In the News

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H1N1 2009 Flu Virus
Several Clorox® Products Effective Against H1N1 2009 Flu Virus.

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STOP MRSA Now Coalition
Considering the growing public health threat of MRSA in community settings, community members who have experienced MRSA first-hand are standing together to help prevent MRSA through the STOP MRSA Now coalition.



Several Clorox® Products Effective Against H1N1 2009 Flu Virus

According to the Centers for Disease Control and Prevention (CDC), good health habits can help stop the spread of germs and prevent respiratory illnesses like the seasonal flu and the H1N1 virus1.

Among the Clorox hard surface disinfection products that can help prevent the spread are: Clorox® Regular-Bleach1, concentrated*, Clorox® Disinfecting Wipes* and Clorox® Clean-Up® cleaner with bleach spray cleaner* (Clorox® Disinfecting Wipes do not contain bleach but are effective against the H1N1 virus).

The Clorox Company is working closely with public health organizations to support efforts to educate people about protecting themselves from H1N1 virus.

What is the H1N1 virus?
The H1N1 virus is a new influenza virus causing illness in people. The virus was first detected in people in the United States in April 2009. It was quickly determined that the virus spreads from person-to-person, probably in much the same way as seasonal flu. On June 11, 2009, the World Health Organization (WHO) labeled the H1N1 virus as a pandemic virus . The virus was originally referred to as “swine flu” because laboratory testing shows that many of its genes were very similar to influenza viruses that occur in pigs (swine) in North America. But further study has shown that this new virus is very different from what normally circulates in North American pigs2.

What is an influenza pandemic?
A disease epidemic occurs when there are more cases of that disease than normal. A pandemic is a worldwide epidemic of a disease. An influenza pandemic may occur when a new influenza virus appears against which the human population has no immunity. With the increase in global transport, as well as urbanization and overcrowded conditions in some areas, epidemics due to a new influenza virus are likely to take hold around the world, and become a pandemic faster than before. WHO has defined the phases of a pandemic to provide a global framework to aid countries in pandemic preparedness and response planning. The WHO considers the overall severity of the H1N1 virus pandemic to be moderate.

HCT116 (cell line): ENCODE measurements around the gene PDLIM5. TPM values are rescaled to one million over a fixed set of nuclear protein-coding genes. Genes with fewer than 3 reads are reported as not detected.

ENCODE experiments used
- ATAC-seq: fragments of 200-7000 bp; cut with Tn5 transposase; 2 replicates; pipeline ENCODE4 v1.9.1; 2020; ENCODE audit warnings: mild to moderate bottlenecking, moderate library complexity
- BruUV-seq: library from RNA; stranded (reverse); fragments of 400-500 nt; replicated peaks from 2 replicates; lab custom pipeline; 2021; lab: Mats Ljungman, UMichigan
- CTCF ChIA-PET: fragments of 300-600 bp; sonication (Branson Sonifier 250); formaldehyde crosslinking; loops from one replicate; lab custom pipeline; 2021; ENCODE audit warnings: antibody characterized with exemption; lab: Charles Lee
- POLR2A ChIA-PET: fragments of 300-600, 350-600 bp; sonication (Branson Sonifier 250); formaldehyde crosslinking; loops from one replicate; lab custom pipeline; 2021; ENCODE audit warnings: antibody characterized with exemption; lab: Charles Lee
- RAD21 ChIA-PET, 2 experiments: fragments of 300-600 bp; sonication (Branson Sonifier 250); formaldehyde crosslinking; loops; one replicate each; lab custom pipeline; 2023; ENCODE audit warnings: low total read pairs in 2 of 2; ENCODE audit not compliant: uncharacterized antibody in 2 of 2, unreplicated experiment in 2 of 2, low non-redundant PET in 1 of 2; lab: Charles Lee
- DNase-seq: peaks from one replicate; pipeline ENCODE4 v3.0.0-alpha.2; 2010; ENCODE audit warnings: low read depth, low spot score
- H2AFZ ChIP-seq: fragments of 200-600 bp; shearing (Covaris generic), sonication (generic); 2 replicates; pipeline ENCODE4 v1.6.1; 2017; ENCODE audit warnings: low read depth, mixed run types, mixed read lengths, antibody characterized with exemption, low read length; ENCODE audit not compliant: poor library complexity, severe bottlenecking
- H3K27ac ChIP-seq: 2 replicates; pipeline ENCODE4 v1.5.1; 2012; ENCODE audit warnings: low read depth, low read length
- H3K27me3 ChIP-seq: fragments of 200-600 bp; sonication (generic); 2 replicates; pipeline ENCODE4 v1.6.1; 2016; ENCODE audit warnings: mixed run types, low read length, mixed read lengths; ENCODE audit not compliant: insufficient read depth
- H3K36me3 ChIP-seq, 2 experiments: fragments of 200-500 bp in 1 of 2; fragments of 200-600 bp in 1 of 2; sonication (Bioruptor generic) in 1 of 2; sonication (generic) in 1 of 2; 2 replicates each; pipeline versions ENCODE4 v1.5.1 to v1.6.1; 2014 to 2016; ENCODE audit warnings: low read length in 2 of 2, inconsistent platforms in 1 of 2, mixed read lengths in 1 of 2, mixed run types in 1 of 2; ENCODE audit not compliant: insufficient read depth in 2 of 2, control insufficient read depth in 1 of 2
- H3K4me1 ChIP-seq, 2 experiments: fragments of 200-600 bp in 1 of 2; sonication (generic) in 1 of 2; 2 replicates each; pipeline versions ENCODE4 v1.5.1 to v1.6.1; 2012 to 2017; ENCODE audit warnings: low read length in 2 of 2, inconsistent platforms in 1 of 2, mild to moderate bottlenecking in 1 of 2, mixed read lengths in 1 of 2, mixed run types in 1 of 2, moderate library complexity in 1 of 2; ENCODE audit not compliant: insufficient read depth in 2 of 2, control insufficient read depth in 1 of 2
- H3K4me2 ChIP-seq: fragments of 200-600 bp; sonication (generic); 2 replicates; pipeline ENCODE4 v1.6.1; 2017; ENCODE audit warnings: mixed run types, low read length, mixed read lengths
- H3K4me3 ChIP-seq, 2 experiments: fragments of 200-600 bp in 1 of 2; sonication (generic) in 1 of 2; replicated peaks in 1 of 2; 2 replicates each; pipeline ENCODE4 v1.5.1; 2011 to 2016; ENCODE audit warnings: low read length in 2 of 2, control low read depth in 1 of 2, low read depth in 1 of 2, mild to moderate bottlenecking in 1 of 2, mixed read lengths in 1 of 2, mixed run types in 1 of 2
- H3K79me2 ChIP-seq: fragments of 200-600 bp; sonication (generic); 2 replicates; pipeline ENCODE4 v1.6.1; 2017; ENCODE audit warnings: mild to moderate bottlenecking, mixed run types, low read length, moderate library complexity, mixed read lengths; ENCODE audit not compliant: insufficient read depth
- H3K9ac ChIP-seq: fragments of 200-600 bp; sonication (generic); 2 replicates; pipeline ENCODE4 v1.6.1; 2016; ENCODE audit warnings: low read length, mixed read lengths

Is this H1N1 virus contagious?
The CDC has determined that this H1N1 virus is contagious and is spreading from person-to-person worldwide, probably in much the same way that regular seasonal influenza viruses spread.

How does the H1N1 virus spread?

  • Flu viruses spread mainly from person-to-person through coughing or sneezing of people with influenza.
  • Viruses can also spread when a person touches a surface with flu viruses on it and then touches his or her eyes, nose or mouth.

How do you protect yourself?

  • Cover your nose and mouth with a tissue when you cough or sneeze. Throw the tissue in the trash after you use it. You can also cough into your elbow.
  • Wash your hands often with soap and water, especially after you cough or sneeze. Alcohol-based hands rubs are also effective.
  • Try to avoid close contact with sick people.
  • Avoid touching your eyes, nose or mouth. Germs spread that way.
  • Use EPA-registered disinfectant products that are effective against the Influenza A virus on frequently touched surfaces.
  • If you are sick with flu-like illness, stay home for at least 24 hours after your fever is gone except to get medical care or for other necessities. (Your fever should be gone without the use of a fever-reducing medicine.)

For more information about the H1N1 virus and what you can do to protect you and your family, visit:


* US EPA registrations numbers — Clorox® Regular-Bleach1, concentrated (5813-50); Clorox® disinfecting wipes (5813-58); Clorox® Clean-Up® cleaner with bleach spray cleaner (5813-21)